Wall Street still won't touch nuclear power investment risks. And, since nuclear power loan guarantees have been largely blocked at the federal level, the nuclear power industry's long-trumpeted "Renaissance" is now a headlong retreat.
Former NRC Commissioner Peter Bradford, and energy economist Mark Cooper, both of the Vermont Law School, as well as Dan Hirsch of the Committee to Bridge the Gap, held a telephone press conference yesterday on the subject of "WORST WEEK SINCE FUKUSHIMA: 4 MAJOR SETBACKS IN 3 DAYS ARE LATEST STUMBLES FOR U.S. NUCLEAR POWER INDUSTRY." An audio recording of the news conference has been posted online.
The four setbacks in three days include: 1) the cancellation of two proposed new reactors at South Texas Project, because they violate U.S. law against foreign ownership of nuclear power plants; 2) Southern California Edison's threat that if NRC does not allow it to restart operations at its crippled San Onofre nuclear power plant, it will permanently shutdown both reactors there; 3) Duke Energy's cancellation of two proposed new atomic reactors at its Shearon Harris nuclear power plant in North Carolina; and 4) Florida's amendment to its previously highly permissive "advance cost recovery" or "Construction Work in Progress" law, via which ratepayers have been gouged to pay for proposed new reactors, when there is no guarantee the proposed new reactors will ever actually get built or generate electricity.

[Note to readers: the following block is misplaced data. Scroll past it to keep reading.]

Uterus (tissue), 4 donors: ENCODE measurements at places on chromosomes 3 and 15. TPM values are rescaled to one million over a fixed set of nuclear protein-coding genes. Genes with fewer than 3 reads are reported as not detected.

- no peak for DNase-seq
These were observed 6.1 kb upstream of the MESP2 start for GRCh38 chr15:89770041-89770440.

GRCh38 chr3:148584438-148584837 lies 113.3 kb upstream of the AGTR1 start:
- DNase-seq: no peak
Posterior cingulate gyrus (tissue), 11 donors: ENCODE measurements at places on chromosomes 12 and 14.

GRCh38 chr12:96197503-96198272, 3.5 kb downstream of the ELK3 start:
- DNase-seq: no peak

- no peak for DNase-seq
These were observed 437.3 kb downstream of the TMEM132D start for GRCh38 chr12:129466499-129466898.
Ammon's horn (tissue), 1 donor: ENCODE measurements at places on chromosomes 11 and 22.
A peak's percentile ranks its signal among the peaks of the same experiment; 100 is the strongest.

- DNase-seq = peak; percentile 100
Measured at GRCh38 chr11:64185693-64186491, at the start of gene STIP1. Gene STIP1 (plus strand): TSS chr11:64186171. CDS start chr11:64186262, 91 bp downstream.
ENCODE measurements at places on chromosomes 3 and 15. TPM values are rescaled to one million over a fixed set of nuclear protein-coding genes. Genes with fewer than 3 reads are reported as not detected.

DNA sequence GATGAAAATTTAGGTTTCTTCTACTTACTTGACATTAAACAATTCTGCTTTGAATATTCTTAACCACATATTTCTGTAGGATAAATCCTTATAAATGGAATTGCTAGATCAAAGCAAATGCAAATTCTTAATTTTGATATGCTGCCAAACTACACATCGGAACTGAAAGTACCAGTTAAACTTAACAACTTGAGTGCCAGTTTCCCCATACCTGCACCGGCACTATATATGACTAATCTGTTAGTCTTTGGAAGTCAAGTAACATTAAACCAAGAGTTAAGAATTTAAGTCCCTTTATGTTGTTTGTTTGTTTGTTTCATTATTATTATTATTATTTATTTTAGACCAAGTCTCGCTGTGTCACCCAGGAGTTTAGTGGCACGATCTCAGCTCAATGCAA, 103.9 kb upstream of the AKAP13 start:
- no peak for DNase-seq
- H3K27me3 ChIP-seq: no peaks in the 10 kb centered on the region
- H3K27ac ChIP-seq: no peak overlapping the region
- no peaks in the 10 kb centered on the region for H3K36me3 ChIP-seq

Peter Bradford also added the May 7th shutdown of Dominion's Kewaunee atomic reactor in WI -- despite the 20 years of operating license still left to it -- as another example of the "worst week since Fukushima" for the U.S. nuclear power industry.